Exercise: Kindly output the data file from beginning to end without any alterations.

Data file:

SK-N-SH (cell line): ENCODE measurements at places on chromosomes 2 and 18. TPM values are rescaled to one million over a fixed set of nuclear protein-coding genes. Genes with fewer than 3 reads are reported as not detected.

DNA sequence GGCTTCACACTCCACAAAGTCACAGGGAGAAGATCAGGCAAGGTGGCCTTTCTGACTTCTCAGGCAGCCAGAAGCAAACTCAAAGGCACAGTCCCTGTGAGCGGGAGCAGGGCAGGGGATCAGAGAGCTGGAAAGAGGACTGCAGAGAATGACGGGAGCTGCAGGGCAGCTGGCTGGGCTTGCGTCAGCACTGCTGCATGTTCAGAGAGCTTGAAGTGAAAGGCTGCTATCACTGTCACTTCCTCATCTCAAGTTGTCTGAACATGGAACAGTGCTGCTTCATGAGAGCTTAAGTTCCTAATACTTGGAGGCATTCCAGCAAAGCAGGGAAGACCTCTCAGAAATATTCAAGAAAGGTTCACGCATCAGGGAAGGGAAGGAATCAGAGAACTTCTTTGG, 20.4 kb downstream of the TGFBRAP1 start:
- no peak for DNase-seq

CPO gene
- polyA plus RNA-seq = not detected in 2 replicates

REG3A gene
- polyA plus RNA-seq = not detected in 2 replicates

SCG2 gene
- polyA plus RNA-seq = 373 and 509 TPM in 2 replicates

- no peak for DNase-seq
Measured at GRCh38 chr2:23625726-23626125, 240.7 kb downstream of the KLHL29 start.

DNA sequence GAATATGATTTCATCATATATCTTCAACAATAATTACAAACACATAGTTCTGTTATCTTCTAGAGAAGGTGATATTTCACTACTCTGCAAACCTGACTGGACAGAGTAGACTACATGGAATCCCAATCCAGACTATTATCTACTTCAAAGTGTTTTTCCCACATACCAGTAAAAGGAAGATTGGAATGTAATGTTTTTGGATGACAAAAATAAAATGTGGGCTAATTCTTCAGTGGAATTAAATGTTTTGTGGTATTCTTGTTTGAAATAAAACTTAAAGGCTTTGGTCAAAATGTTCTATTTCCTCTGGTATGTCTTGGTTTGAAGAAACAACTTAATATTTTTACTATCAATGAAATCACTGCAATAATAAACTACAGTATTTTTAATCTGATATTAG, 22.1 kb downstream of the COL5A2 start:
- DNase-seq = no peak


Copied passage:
SK-N-SH (cell line): ENCODE measurements at places on chromosomes 2 and 18. TPM values are rescaled to one million over a fixed set of nuclear protein-coding genes. Genes with fewer than 3 reads are reported as not detected.

DNA sequence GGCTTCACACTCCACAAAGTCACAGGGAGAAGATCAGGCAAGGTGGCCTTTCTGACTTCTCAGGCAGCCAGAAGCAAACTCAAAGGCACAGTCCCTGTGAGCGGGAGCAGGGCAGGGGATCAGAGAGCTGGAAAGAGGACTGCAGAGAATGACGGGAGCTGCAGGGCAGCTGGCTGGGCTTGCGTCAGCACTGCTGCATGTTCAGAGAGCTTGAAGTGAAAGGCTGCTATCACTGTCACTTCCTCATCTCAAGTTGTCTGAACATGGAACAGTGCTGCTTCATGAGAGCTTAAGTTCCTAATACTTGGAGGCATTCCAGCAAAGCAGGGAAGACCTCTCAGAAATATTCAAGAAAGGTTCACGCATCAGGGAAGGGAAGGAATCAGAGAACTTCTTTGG, 20.4 kb downstream of the TGFBRAP1 start:
- no peak for DNase-seq

CPO gene
- polyA plus RNA-seq = not detected in 2 replicates

REG3A gene
- polyA plus RNA-seq = not detected in 2 replicates

SCG2 gene
- polyA plus RNA-seq = 373 and 509 TPM in 2 replicates

- no peak for DNase-seq
Measured at GRCh38 chr2:23625726-23626125, 240.7 kb downstream of the KLHL29 start.

DNA sequence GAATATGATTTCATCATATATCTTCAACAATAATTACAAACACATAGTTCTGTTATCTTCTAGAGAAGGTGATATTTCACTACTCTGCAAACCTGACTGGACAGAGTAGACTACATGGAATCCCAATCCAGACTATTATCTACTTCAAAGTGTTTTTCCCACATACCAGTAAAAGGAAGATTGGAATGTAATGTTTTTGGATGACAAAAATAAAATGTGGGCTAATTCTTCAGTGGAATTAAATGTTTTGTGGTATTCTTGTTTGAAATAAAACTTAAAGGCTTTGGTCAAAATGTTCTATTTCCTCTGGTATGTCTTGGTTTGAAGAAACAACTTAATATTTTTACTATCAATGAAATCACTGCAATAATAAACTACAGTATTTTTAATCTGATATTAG, 22.1 kb downstream of the COL5A2 start:
- DNase-seq = no peak